April 22 has come and gone and is more or less forgotten. As the general state of eco-awareness increases, Earth Day has evolved from Sound-the-Alarm-the-House-Is-on-Fire Day to Every-Little-Thing-We-Do-Is-Magic Day. It’s a feel-good celebration of change: the significant changes, to a degree, but more often a celebration of the slight.
And while these small changes in individual lives are critical, it must be noted that these are the bare modicum of the environmental work that lies before us.
Which leads us, inevitably, to NASCAR.
The average NASCAR race consists of 43 cars driving in circles for up to 500 miles. There are 36 point races, plus a bunch more nonpoint races and practice races—with each car getting 5 miles to the gallon. The Center for Media and Democracy estimates that “NASCAR can burn off 2 million gallons of gasoline a year at this ridiculous mileage rate,” all exempt from the Environmental Protection Agency regulations the rest of us, by law, must adhere to.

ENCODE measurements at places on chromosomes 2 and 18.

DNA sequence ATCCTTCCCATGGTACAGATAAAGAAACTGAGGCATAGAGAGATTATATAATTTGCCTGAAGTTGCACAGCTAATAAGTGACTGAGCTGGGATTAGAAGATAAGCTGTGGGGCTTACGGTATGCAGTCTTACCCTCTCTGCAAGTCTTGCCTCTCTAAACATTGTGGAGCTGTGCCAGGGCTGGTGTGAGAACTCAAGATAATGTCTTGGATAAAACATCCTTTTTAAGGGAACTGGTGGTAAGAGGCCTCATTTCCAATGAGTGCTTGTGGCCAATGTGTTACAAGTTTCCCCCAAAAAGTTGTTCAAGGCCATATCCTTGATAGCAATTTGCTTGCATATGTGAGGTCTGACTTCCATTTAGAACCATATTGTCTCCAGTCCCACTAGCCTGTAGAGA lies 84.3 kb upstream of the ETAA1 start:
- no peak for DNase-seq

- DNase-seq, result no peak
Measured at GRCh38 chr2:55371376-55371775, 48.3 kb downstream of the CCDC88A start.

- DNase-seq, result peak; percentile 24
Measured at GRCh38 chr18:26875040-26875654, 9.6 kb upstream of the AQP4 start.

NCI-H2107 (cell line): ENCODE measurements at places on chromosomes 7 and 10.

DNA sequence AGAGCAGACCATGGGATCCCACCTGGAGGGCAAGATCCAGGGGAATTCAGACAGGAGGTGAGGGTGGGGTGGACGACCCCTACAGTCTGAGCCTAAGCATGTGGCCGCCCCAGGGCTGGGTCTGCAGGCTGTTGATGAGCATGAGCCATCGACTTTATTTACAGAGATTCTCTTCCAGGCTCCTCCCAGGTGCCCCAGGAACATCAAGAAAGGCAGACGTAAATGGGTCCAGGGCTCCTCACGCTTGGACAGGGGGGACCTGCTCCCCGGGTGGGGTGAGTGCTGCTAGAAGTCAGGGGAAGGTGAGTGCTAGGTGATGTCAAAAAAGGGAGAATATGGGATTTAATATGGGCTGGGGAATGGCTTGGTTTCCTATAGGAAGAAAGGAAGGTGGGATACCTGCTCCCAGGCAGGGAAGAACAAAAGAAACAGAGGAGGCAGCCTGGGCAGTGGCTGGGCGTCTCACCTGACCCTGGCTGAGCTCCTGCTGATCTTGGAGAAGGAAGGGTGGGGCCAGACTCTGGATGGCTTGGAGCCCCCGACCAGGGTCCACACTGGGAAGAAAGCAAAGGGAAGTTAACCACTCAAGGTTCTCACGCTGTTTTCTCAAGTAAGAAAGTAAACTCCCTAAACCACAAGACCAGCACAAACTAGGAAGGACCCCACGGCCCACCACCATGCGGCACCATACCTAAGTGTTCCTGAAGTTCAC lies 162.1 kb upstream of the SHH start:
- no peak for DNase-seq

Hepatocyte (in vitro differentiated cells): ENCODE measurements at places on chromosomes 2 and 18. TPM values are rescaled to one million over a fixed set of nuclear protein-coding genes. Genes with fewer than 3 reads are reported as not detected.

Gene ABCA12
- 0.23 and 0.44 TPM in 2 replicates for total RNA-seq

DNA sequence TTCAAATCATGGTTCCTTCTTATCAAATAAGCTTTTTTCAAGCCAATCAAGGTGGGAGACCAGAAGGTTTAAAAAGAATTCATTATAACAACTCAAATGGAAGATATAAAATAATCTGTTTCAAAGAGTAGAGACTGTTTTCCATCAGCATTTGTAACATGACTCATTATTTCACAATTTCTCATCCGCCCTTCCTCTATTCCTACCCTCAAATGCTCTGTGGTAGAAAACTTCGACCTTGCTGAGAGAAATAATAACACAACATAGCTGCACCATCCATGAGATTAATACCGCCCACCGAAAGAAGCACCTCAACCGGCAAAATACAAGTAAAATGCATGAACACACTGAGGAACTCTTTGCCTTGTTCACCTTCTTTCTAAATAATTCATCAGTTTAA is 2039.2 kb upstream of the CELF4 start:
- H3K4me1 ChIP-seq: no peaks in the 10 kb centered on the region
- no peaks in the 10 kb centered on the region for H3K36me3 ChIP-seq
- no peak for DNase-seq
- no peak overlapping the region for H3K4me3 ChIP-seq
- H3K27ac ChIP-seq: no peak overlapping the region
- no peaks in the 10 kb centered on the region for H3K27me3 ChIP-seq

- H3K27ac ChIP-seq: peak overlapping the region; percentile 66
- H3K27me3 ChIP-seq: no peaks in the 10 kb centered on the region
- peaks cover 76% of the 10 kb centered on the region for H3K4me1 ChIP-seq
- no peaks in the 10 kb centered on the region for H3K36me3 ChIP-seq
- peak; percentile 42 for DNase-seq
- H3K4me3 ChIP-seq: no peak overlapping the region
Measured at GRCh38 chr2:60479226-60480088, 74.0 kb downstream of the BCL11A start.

It is at its core a celebration of the combustion engine by a culture that also celebrates the hooking of big fish from clean rivers. That celebrates the need for vast forests where the deer can Bambi about until they get shot. The contradiction is not unnoted.
And so, on April 20—as part of the NASCAR Green Clean Air program—“an initiative that seeks to neutralize the carbon produced by NASCAR” events—the mayor of Santa Rosa and representatives from Infineon Raceway in Sonoma hosted a ceremonial tree planting at the future Roseland Creek Elementary School.
Not a typo.
NASCAR’s green efforts aren’t insignificant—Infineon alone hosts an annual summit on sustainability, a solar installation, a recycling program, water-conservation efforts and the use of sheep to maintain their grasses and fire lanes.
It is a kind of change. But at its heart, NASCAR is a popular culture that builds thrills, romance and legend on a practice that must change radically in the coming decades. It will hardly be a cakewalk.